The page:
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Here’s how to actually keep your New Year’s resolutions


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When it comes to keeping New Year’s resolutions, the statistics are bleak. According to one estimate, nearly half of Americans make the annual commitment to bettering themselves, but only eight percent of people actually stick to them. Woof.

But that’s not to say that resolutions are inherently flawed—that same data suggests people who set explicit goals are 10 times more likely to achieve them. Instead, the numbers are proof that people are, frankly, pretty bad at selecting a resolution and setting out a game plan, year…after year…after year.

Happiness guru Gretchen Rubin, the best-selling author of Better Than Before: Mastering the Habits of Our Everyday Life and The Happiness Project, is here to help you put together a concrete roadmap for going after those goals—and owning them in 2017.

Here are Rubin’s top tips for making better resolutions this year.

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the best way to succeed at your new year's resolution
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1. Be concrete

If Rubin had to pick the top resolution mistake people make, it’s not being specific enough about how their goals can and should take form every single day. “People say things like, ‘I want to be in the moment,’ or ‘I want to eat healthy,’ but what does that mean?” Rubin asks. Granular goals don’t sound as sexy, but they’re easier to stick to because they’re specific and well thought out.

So instead of resolving to eat healthy, say something like, “I’m not going to eat more than 15 grams of sugar per serving,” or “I’m not going to get popcorn at the movies anymore,” Rubin suggests.

“One of my favorite things I ever heard was from a woman who loved art and resolved to learn more, so she’d buy postcards of her favorite artworks and put them in a big basket. She’d take a handful of them and put them in the visor of her car, and every time she was stuck in traffic she’d pull out a postcard or two and look at it,” she says. “That works on so many levels.” And one of those levels? The fact that it’s so utterly concrete.

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how to avoid the excuses you make to avoid new year's resolutions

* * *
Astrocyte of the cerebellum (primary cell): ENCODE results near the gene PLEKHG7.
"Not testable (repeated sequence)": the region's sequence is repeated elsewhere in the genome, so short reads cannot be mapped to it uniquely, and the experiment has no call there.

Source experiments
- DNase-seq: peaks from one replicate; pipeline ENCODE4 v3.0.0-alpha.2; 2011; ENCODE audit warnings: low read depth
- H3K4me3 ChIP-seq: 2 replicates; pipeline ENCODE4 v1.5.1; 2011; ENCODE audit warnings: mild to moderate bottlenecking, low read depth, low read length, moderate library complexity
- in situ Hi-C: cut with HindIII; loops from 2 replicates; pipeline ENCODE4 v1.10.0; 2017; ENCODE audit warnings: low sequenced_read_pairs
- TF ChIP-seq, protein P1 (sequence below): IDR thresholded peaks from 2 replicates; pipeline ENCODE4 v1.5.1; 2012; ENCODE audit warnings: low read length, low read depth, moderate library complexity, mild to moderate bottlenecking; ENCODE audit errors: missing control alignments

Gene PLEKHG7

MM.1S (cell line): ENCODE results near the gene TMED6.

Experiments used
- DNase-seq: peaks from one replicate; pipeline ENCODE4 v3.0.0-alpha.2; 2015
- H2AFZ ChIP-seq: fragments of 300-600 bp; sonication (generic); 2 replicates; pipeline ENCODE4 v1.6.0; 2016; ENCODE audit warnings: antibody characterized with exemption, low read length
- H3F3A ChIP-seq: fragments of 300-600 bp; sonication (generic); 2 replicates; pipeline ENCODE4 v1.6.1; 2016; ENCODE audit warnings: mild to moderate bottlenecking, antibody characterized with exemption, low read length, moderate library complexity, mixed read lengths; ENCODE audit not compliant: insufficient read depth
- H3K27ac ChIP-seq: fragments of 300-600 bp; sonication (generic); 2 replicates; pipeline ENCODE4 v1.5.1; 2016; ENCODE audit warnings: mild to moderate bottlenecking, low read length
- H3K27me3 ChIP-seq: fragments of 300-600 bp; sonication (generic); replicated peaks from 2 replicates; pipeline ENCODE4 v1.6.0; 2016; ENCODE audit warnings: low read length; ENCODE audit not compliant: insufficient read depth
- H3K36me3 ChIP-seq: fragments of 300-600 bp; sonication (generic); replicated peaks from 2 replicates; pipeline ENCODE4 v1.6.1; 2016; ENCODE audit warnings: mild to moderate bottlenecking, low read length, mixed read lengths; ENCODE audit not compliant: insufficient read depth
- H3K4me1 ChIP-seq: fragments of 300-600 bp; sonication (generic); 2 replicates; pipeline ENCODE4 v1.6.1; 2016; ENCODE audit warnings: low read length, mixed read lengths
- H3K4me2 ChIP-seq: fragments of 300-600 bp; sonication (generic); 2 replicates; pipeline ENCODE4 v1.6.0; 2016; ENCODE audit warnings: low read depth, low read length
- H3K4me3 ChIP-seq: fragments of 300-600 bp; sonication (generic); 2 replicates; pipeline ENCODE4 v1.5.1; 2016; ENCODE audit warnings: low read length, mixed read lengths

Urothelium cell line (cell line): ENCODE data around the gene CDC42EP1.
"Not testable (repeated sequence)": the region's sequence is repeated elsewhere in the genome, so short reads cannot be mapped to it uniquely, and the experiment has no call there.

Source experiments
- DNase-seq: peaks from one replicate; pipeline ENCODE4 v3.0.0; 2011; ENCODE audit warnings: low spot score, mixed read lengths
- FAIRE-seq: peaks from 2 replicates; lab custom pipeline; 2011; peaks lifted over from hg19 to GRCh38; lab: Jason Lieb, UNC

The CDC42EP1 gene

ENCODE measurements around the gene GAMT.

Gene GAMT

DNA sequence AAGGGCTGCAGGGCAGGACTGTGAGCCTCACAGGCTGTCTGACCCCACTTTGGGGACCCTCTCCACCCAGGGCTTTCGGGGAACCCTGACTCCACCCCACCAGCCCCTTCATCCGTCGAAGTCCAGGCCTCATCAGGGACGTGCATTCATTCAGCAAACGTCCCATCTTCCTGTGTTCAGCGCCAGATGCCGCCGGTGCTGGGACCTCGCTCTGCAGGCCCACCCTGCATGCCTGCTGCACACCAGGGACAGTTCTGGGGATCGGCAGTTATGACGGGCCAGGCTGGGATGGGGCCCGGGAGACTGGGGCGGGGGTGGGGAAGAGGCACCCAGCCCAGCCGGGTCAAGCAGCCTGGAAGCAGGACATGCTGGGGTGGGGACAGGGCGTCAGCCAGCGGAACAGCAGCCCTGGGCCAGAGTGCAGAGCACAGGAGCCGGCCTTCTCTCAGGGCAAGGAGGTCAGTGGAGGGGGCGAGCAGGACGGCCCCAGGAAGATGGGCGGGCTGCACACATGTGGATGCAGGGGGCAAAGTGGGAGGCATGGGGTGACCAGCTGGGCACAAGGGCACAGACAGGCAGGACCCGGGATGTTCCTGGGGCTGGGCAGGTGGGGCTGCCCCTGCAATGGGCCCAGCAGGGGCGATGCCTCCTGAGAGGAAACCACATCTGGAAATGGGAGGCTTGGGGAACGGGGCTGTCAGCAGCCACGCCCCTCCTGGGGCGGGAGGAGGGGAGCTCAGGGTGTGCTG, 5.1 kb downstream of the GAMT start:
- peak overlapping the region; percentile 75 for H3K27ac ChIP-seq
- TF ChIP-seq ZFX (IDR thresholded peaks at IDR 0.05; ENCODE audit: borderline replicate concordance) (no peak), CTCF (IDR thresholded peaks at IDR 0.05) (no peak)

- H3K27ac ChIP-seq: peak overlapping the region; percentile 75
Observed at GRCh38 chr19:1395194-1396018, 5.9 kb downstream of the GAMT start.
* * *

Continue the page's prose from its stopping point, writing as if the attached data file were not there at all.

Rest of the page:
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2. Anticipate your personal loopholes

In her work Rubin has identified 10 different categories of loopholes or justifications that people regularly use to let themselves off the hook. There are things like the this-doesn’t-count loophole (i.e, “it’s fine to totally ditch my no-dairy rule because I’m on vacation”) or the tomorrow loophole (“I can blow off meditation today because I’ll totally do it tomorrow”).

It’s important to know which kind of loopholes you’re prone to—to do that, you have to be brutally honest with yourself about the ways in which you’ve tended to let yourself off the hook previously. Then be prepared to hold yourself accountable when you feel the same tendencies sinking in again. Simply anticipating your loopholes can be enough to help you reject them, Rubin says.

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3. Give yourself permission to go big

“People tend to say you should make small changes and keep it manageable,” Rubin says. “For some people that’s true, but some people get bored.” Rubin knows because sometimes she’s one of them—and she personally has had a lot of success with making big changes in her life.

“I quit sugar overnight,” she says by way of example. “Most people say you can’t change a ubiquitous, powerful habit like that overnight, but for me it worked.”

Important note: This is not the same thing as diving into some crazy hardcore crash diet. Instead, it’s permission to push yourself to take big (but healthy!) steps if you know you’re the sort to be really inspired by dramatic change.

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pick a word to define new year's resolution
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4. Pick a word

Yes, this rather directly contradicts the idea of being totally concrete about your resolutions, but Rubin says some people find zeroing in on a word for the new year resonates a lot more than outlining a specific goal. The idea is to pick a term or phrase that’s your theme for the year.

“It could be ‘adventure’ or ‘rest;’ ‘bigger’ or ‘smaller,'” Rubin says. (Her personal word for 2017? Repurpose.) The mantra can be specific or broad, and really action-oriented…or not at all. The idea is to spend some time thinking about what you want the “flavor” of your next year to be, Rubin says, then keep coming back to it again and again throughout the next 365 days.

Didn’t reach your goals last year? Here’s how to use your disappointment to crush it in 2017. And follow along with our five-week plan to have your happiest, healthiest year yet.